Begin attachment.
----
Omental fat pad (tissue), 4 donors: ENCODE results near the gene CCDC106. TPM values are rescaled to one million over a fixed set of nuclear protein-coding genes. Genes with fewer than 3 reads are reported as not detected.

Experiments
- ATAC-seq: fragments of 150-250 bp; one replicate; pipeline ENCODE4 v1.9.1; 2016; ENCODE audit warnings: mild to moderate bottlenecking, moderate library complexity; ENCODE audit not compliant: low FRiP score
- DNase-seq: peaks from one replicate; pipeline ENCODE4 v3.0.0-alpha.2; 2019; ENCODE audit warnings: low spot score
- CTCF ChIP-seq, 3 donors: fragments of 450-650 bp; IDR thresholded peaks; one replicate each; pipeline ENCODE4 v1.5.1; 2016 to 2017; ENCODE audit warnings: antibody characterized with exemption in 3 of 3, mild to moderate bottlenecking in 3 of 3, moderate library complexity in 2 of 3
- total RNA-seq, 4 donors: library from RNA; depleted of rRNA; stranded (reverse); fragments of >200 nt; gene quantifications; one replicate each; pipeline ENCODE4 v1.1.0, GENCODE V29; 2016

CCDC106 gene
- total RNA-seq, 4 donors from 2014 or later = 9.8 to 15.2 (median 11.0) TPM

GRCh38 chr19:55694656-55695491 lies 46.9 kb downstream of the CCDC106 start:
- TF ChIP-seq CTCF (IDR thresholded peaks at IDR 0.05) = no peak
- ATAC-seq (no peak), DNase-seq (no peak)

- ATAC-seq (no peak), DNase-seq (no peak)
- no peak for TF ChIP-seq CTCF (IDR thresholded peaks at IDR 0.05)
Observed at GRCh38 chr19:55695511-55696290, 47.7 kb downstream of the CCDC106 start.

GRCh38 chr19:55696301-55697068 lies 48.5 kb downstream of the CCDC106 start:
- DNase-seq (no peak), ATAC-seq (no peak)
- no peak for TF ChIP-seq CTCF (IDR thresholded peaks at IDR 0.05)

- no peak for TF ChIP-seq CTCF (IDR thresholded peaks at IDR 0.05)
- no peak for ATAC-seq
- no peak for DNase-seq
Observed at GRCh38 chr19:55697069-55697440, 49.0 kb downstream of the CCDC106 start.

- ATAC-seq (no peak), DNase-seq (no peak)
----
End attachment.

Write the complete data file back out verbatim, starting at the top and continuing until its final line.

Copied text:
Omental fat pad (tissue), 4 donors: ENCODE results near the gene CCDC106. TPM values are rescaled to one million over a fixed set of nuclear protein-coding genes. Genes with fewer than 3 reads are reported as not detected.

Experiments
- ATAC-seq: fragments of 150-250 bp; one replicate; pipeline ENCODE4 v1.9.1; 2016; ENCODE audit warnings: mild to moderate bottlenecking, moderate library complexity; ENCODE audit not compliant: low FRiP score
- DNase-seq: peaks from one replicate; pipeline ENCODE4 v3.0.0-alpha.2; 2019; ENCODE audit warnings: low spot score
- CTCF ChIP-seq, 3 donors: fragments of 450-650 bp; IDR thresholded peaks; one replicate each; pipeline ENCODE4 v1.5.1; 2016 to 2017; ENCODE audit warnings: antibody characterized with exemption in 3 of 3, mild to moderate bottlenecking in 3 of 3, moderate library complexity in 2 of 3
- total RNA-seq, 4 donors: library from RNA; depleted of rRNA; stranded (reverse); fragments of >200 nt; gene quantifications; one replicate each; pipeline ENCODE4 v1.1.0, GENCODE V29; 2016

CCDC106 gene
- total RNA-seq, 4 donors from 2014 or later = 9.8 to 15.2 (median 11.0) TPM

GRCh38 chr19:55694656-55695491 lies 46.9 kb downstream of the CCDC106 start:
- TF ChIP-seq CTCF (IDR thresholded peaks at IDR 0.05) = no peak
- ATAC-seq (no peak), DNase-seq (no peak)

- ATAC-seq (no peak), DNase-seq (no peak)
- no peak for TF ChIP-seq CTCF (IDR thresholded peaks at IDR 0.05)
Observed at GRCh38 chr19:55695511-55696290, 47.7 kb downstream of the CCDC106 start.

GRCh38 chr19:55696301-55697068 lies 48.5 kb downstream of the CCDC106 start:
- DNase-seq (no peak), ATAC-seq (no peak)
- no peak for TF ChIP-seq CTCF (IDR thresholded peaks at IDR 0.05)

- no peak for TF ChIP-seq CTCF (IDR thresholded peaks at IDR 0.05)
- no peak for ATAC-seq
- no peak for DNase-seq
Observed at GRCh38 chr19:55697069-55697440, 49.0 kb downstream of the CCDC106 start.

- ATAC-seq (no peak), DNase-seq (no peak)